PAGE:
The Earth recently entered a new epoch — the Anthropocene. Since the dawn of modern mechanised industry and the use of fossil fuels, the story goes that human beings have become the dominant force for change in our atmosphere, seas and land.
It is a compelling idea — and the Anthropocene has generated public interest as well as academic debate. For instance, academics still aren’t agreed on a start date for the epoch. A recent article published by the Anthropocene Working Group suggests that the first nuclear test at Los Alamos in 1945 should be used as the milestone.
Geologists are now beginning to consider the knock-on global effect that the economy, government, and even news and arts media may have on our planet. Donna Haraway, a philosopher at University of California at Santa Cruz, uses the term “Capitalocene” to emphasise the link to global economies.
When future generations dig into the earth, they will find huge seams of media — books, hard disks, DVDs — a fossil record which can be playfully referred to as the “geology of media”.
Politics, architecture and design can have a direct effect on geology. In Singapore, the demand for the expansion of their border is so great that huge volumes of sand, used for coastal earthworks, are bought and traded from foreign countries. Sand has been called the “most wanted raw material on the planet” and is now a matter of national security for Singapore.
In addition to media waste and artificial islands, future geologists will encounter a vast amount of electronic waste. In January, Apple reported its one billionth iOS device sold, a symbol of the sheer quantity of electronic devices in the world. Indeed, several major corporations, including Apple, have been criticised for adopting design strategies which fail to take into account their environmental impact. The Internet of things is expected to further accelerate this growing problem of technological junk.
Cultural and media studies scholar Toby Miller argues:
We have neglected the dirty, material origins and processes that characterise communications technologies like tablets, phones and laptops. We have forgotten the real story of Cold War militarism, undersea cables, conflict minerals, slave labour, toxic exposure and illegal recycling.
The picture is even worse when we consider the final resting place of most digital hardware. The environmental impact of media technology is not fairly distributed between nations. While you may curse the occasional discarded TV on your way to work, the amount of electronic residue in Pakistan is measured in millions of tons, because a lot of waste from developed countries ends up there.
Besides NGO and scholarly work on e-waste, the Anthropocene has given new inspiration to contemporary artists. Exhibitions such as Rare Earth — showing in February at the Thyssen-Bornemisza Art Contemporary in Vienna — consider the relationship between technology, culture and the planet. In Berlin, the Haus der Kulturen der Welt recently finished a massive multi-year project on the Anthropocene that curated exhibitions, talks, publications and a public visibility for a concept that has unified the humanities, earth and climate science.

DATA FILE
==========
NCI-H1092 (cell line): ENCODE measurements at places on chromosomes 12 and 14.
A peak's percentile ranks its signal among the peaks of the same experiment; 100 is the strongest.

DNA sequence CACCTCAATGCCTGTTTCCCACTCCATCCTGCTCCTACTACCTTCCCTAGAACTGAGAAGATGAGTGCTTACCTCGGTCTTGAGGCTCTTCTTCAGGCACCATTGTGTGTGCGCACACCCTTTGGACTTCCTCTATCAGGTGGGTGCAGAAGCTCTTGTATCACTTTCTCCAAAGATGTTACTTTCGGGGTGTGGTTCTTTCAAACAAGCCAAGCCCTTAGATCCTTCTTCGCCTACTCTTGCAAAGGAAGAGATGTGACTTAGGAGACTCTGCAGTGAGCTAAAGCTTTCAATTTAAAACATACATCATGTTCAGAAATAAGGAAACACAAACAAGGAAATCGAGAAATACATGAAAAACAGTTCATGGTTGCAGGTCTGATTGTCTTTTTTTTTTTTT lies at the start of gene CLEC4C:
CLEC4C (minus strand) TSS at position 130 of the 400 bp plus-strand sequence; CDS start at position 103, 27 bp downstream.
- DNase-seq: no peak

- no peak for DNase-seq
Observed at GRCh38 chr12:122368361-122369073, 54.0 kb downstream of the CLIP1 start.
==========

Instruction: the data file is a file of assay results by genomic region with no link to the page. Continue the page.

Shaped by its time
In The Last Pictures, American artist Trevor Paglen sent images into orbit aboard a satellite. The project addresses technological waste in space and the memory embedded in the images — which may outlast human life on this planet.
Katie Paterson’s practice touches on the way in which natural processes can participate in our cultural life. Her Future Library project focuses less on the content than the source of her paper, which is grown in a forest in Norway. In 100 years’ time, timber from this forest will provide the raw material for a library of books written by a variety of authors.
While the modern concept of the Anthropocene is undoubtedly very young, existing as it does in the context of anthropogenic climate change, similar ideas have been proposed in the past. In 1873, geologist Antonio Stoppani proposed the idea of an “Anthropozoic period”, emphasising the impact of human life on the globe. Stoppani pointed out science and technology were creating a new order of nature. A future alien intelligence would investigate relics of this progress as the fossils of our age. Stoppani was ahead of his time; his ideas were deemed unscientific, and he was ignored.
This is the other side of the story concerning the media of the Anthropocene. It is not merely the publicity of the concept but how under this umbrella, media studies, design, art and humanities consider their relation to the planetary and geographical scales.
- Jussi Parikka is professor in technological culture and aesthetics at the University of Southampton
- This article was originally published on The Conversation